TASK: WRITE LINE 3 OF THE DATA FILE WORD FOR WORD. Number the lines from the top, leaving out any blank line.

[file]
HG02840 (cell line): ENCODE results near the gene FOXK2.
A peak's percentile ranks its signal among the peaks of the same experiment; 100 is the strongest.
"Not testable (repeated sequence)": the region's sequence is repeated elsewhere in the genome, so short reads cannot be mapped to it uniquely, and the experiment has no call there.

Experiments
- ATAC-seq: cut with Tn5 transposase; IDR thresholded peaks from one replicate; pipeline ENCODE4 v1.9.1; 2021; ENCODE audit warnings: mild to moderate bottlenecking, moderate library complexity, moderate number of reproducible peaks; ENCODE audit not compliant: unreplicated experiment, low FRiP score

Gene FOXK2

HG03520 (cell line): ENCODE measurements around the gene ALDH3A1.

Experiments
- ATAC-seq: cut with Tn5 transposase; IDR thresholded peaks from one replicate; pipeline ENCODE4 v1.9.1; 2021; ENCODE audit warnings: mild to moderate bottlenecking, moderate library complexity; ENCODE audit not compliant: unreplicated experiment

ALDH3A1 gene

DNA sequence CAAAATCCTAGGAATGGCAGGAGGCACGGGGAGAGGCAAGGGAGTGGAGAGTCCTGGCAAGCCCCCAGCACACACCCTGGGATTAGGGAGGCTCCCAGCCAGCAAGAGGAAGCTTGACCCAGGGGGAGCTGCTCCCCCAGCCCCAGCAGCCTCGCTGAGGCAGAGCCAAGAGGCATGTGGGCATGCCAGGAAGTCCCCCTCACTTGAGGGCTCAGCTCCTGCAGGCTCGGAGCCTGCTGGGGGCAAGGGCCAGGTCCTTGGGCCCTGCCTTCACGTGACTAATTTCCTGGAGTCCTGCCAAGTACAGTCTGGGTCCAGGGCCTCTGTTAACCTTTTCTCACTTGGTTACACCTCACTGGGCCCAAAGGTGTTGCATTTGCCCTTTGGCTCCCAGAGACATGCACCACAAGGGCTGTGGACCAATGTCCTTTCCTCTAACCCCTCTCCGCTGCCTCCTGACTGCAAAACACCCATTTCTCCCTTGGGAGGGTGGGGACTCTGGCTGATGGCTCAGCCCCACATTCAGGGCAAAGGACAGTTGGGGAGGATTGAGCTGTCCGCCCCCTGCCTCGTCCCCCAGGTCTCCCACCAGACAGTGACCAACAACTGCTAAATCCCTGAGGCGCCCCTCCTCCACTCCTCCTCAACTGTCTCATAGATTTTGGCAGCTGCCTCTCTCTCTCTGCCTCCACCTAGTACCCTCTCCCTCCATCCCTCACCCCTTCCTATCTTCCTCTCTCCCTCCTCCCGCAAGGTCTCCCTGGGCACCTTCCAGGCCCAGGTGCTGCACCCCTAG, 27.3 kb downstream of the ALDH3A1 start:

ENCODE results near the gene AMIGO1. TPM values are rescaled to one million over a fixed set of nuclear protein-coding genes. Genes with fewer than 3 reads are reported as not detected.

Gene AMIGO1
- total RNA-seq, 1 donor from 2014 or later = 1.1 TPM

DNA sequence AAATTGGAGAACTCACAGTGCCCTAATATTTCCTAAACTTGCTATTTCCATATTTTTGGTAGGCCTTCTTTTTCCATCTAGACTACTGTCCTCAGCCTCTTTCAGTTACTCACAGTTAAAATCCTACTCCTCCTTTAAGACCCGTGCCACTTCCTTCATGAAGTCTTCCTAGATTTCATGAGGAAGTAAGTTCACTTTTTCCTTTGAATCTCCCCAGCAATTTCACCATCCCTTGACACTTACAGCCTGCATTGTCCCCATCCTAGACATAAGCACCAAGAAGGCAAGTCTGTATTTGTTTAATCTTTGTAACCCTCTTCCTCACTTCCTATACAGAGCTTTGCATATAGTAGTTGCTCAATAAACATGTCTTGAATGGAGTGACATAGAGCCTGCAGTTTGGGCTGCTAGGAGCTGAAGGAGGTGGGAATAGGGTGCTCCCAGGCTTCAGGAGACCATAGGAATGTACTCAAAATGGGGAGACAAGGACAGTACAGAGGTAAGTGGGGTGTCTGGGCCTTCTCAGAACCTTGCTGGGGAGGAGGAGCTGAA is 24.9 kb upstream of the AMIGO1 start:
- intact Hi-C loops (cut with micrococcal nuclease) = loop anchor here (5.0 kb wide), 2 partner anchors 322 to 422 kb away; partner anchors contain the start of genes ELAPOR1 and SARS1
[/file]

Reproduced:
"Not testable (repeated sequence)": the region's sequence is repeated elsewhere in the genome, so short reads cannot be mapped to it uniquely, and the experiment has no call there.